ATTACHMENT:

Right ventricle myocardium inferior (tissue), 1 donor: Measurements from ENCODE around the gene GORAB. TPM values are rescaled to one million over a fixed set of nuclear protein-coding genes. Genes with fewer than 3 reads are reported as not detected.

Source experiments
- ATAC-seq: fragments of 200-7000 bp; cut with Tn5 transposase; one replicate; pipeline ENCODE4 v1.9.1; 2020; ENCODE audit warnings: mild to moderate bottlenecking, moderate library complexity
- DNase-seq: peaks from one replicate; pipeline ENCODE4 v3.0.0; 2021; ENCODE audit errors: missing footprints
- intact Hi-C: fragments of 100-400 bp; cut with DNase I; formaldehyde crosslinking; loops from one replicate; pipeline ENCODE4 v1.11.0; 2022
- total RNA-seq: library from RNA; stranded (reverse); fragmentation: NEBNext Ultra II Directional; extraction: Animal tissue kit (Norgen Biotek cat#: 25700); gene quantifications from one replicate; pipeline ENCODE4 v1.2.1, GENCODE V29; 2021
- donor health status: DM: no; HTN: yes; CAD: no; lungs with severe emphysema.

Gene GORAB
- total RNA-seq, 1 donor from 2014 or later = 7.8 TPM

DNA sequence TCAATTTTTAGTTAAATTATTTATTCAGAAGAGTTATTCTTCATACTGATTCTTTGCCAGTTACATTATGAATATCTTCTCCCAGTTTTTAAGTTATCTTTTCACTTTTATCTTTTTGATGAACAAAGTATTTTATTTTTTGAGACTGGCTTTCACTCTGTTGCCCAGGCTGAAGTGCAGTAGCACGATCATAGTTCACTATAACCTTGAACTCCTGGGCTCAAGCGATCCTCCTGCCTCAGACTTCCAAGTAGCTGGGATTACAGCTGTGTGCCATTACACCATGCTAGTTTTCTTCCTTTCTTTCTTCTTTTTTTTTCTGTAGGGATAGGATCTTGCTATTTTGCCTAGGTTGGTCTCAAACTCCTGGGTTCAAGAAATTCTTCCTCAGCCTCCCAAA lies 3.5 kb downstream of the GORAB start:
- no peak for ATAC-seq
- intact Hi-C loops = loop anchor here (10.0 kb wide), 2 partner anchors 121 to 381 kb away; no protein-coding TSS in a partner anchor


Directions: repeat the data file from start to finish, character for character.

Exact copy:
Right ventricle myocardium inferior (tissue), 1 donor: Measurements from ENCODE around the gene GORAB. TPM values are rescaled to one million over a fixed set of nuclear protein-coding genes. Genes with fewer than 3 reads are reported as not detected.

Source experiments
- ATAC-seq: fragments of 200-7000 bp; cut with Tn5 transposase; one replicate; pipeline ENCODE4 v1.9.1; 2020; ENCODE audit warnings: mild to moderate bottlenecking, moderate library complexity
- DNase-seq: peaks from one replicate; pipeline ENCODE4 v3.0.0; 2021; ENCODE audit errors: missing footprints
- intact Hi-C: fragments of 100-400 bp; cut with DNase I; formaldehyde crosslinking; loops from one replicate; pipeline ENCODE4 v1.11.0; 2022
- total RNA-seq: library from RNA; stranded (reverse); fragmentation: NEBNext Ultra II Directional; extraction: Animal tissue kit (Norgen Biotek cat#: 25700); gene quantifications from one replicate; pipeline ENCODE4 v1.2.1, GENCODE V29; 2021
- donor health status: DM: no; HTN: yes; CAD: no; lungs with severe emphysema.

Gene GORAB
- total RNA-seq, 1 donor from 2014 or later = 7.8 TPM

DNA sequence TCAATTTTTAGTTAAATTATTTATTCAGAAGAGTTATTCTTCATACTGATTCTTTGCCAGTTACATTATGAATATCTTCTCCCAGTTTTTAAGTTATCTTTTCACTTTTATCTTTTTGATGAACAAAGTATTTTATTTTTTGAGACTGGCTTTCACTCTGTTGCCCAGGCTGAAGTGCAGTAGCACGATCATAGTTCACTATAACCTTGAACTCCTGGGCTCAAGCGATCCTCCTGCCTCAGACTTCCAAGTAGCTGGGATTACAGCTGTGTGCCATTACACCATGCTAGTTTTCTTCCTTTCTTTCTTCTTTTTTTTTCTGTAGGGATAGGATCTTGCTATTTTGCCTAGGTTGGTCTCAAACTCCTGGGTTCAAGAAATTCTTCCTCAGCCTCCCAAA lies 3.5 kb downstream of the GORAB start:
- no peak for ATAC-seq
- intact Hi-C loops = loop anchor here (10.0 kb wide), 2 partner anchors 121 to 381 kb away; no protein-coding TSS in a partner anchor